After much controversy President Hernandez was elected a second term but now, all the Honduran people want is for him to step down from his position and to end the gang violence and influence upon the government and everyday people. Protests have been going on all across Latin America (Chile, Argentina, Ecuador etc.) because of corrupt government and its gang affiliation, this is nothing new. Because of these ongoing problems in LA, the article stresses these are some of the main reasons why there is so much migration to the U.S. and why LA is believed to have the highest murder rates in the world.

Venezuelan Refugee Crisis

There are now 4.5 million Venezuelans abroad in their attempts to flee the Maduro presidency. However, the numbers are expected to exceed 5 million and has now drawn the attention of the United Nations. In Latin America, there are currently 3.7 million Venezuelan refugees with the majority of the Venezuelans fleeing to Peru, Colombia, and Chile. Three international entities, the EU, UNHCR, and the IOM, have all called for the acceptance of the Venezuelan refugees.

Since 2014, there has been a shocking 8000 percent increase in the amount of Venezuelans abroad and this has been quite worrisome. The main reasons for the cause in the increase of Venezuelan migrants has been because of severe inflation and internal conflicts between president and opposition as Venezuelan President Maduro desperately holds onto power. Ever since taking power, President Maduro has been plagued by this crisis along with severe inflation.

Venezuelan refugees and migrants in Latin American.


With such a severe refugee crisis breaking out in Venezuela, news sources are determined to bring this information to the world as it enters the international spotlight. Drawing attention from multiple UN committees and the EU, this crisis is requiring all nations of Latin America to rally and support the Venezuelan people. It is important to mention that all of the articles really focus on the humanitarian side of the issue. The articles are a way of building empathy from the readers in their understanding of the struggles of the Venezuelan people. Building empathy is effective as it draws attention to issues around the world where aid is needed most.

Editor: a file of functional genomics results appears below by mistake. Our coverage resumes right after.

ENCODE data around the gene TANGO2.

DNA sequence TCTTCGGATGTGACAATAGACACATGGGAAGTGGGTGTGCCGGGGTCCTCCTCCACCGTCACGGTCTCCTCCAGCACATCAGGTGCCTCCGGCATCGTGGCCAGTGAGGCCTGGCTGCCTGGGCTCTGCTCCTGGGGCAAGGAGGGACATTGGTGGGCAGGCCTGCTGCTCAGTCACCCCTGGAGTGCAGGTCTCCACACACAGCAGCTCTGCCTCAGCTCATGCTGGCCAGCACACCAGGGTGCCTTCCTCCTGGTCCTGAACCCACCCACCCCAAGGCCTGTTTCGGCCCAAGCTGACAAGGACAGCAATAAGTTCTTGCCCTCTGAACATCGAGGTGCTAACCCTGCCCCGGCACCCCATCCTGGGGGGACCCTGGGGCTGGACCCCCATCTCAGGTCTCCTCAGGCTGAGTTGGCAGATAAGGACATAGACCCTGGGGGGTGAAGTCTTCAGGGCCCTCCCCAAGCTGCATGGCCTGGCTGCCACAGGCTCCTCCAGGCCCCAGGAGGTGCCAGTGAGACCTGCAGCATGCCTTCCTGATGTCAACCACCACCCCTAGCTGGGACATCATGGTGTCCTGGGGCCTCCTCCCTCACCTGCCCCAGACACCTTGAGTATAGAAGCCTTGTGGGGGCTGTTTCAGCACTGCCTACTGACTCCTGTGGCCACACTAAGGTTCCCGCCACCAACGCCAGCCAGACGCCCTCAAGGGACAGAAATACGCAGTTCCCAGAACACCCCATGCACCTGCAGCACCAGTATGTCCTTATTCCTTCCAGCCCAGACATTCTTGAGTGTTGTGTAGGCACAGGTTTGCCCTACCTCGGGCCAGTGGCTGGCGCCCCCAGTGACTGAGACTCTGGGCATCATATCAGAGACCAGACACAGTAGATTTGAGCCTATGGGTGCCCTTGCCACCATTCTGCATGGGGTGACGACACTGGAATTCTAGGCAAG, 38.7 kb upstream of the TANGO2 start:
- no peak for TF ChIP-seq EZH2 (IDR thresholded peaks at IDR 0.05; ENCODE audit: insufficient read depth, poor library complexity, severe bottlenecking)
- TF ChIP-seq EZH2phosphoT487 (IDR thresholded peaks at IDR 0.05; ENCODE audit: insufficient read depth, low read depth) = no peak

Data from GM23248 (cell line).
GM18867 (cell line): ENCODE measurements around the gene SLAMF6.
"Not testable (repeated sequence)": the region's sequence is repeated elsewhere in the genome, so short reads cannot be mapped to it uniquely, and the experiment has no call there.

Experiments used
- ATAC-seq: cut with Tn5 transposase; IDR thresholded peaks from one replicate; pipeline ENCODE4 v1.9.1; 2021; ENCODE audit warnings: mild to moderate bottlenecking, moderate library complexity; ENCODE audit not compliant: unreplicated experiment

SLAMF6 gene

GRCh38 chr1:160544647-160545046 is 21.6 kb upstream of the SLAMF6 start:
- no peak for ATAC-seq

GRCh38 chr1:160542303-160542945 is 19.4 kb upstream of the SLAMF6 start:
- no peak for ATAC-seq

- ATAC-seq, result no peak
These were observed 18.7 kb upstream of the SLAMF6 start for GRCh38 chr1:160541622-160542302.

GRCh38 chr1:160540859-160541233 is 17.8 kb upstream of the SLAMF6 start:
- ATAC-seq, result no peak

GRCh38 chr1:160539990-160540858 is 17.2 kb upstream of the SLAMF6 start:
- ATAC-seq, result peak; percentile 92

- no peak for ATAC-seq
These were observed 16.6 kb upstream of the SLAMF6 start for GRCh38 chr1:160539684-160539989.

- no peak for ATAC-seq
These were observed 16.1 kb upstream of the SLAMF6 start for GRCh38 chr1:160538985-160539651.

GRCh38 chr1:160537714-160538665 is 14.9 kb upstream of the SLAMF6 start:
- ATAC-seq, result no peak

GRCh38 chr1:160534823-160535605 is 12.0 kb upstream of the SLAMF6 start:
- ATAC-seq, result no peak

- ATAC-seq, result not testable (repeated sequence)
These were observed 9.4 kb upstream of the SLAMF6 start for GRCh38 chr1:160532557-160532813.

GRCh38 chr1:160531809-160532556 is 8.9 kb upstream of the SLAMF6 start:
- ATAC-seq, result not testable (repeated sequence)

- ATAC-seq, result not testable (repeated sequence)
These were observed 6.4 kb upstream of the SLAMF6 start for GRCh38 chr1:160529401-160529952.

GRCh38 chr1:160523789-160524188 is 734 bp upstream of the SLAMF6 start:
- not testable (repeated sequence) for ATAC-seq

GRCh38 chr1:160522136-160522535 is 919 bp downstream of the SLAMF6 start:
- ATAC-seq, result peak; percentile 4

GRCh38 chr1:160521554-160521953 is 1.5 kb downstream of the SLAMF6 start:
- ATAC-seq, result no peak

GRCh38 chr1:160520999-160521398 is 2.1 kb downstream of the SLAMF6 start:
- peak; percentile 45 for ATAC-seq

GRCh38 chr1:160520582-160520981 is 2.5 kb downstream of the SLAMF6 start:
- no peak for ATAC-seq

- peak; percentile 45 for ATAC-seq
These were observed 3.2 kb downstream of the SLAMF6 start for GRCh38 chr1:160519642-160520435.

Yes, this these articles relate directly to what we have been discussing in class as Venezuela struggles towards its road to socialism. With the passing of socialist Hugo Chavez, the previous Venezuelan president, Maduro has led the nation into a steep decline. Maduro currently has the support of the military in Venezuela and does not seem to be losing power anytime soon as the opposition in Venezuela seems to be unable to make progress against Maduro.


Works Cited

“UN and Partners Call for Solidarity, as Venezuelans on the Move Reach 4.5 Million | UN News.” United Nations, United Nations, Oct. 2019,

Latin America Advisor. “Maduro Clings To Power As Venezuela’s Refugee Count Hits 5 Million.”, 24 Oct. 2019,

Nebehay, Stephanie. “Venezuela Exodus Set to Top 5 Million as Long-Term Needs Grow, Officials Say.” Reuters, Thomson Reuters, 23 Oct. 2019,


We’ve been talking a lot about Chile these past few weeks, as well as how historians can use popular art as a way to understand revolutionary struggles, so I wanted to share this new song/video from Chilean rapper Ana Tijoux.  (More links to class themes: Tijoux was born in France while her parents were exiles during the Pinochet Dictatorship.  She’s talking about cacerolazos, the style of “pots and pans” protests we’ll discuss in class on Friday. And we talked about how new media facilitates the spread of global protest movements.)

The lyrics (Courtesy of SpinLyrics):

Spoken at the beginning: En doscientos metros, gire a la derecha y corre, conchetumare, que vienen los paco’!

Cace, cace, cacerolazo!
Cace, cace, cace!

Quema, despierta
Renuncia, Piñera
Por la Alameda, nuestra e’ La Moneda
Cuchara de palo frente a tus balazo’
Y al toque de queda? Cacelorazo!
No son treinta peso’, son treinta año’
La constitución, y los perdonazo’
Con puño y cuchara frente al aparato
Y a todo el Estado, cacerolazo!
Escucha, vecino, aumenta la bencina
Y la barricada? Dale gasolina!
Con tapa, con olla, frente a los payaso’
Llegó la revuelta, y el cacerolazo!

Cace, cace, cacerolazo!
Cace, cace, cace!

Camilo Catrillanca (cace!)
Macarena Valdé’ (cace!)
No má’ AFP (cace!)
Aguante, estudiantes! (cace!)
Cace, cace, cace!

And my (ROUGH) translation (I can’t find another English translation for some reason, and my Chilean slang is pretty dated) of the main verses (y’all already know what Cacerolazo means!). ANY FIXES TO MY TRANSLATION WELCOME AND APPRECIATED, STUDENTS –  I’ll keep updating!

Burn it, wake up
Resign, Piñera [Chile’s president]
To the Alameda [a main street in Santiago], ours is La Moneda [the presidential palace bombed in 1973]
wooden spoons facing your bullets
And the curfew?  Carcelorazo!
It is not thirty pesos [the metro fare increase], it is thirty years
The constitution, and the Perdonazo [a taxation change that benefited the richest Chileans]
With fist and spoon facing the system
and all of the State, cacerolazo!
Listen, neighbor, increase the fuel,
And the barricades?  Give it gas!
With lids, with pans, facing the clowns
The revolt has arrived, and the cacerolazo!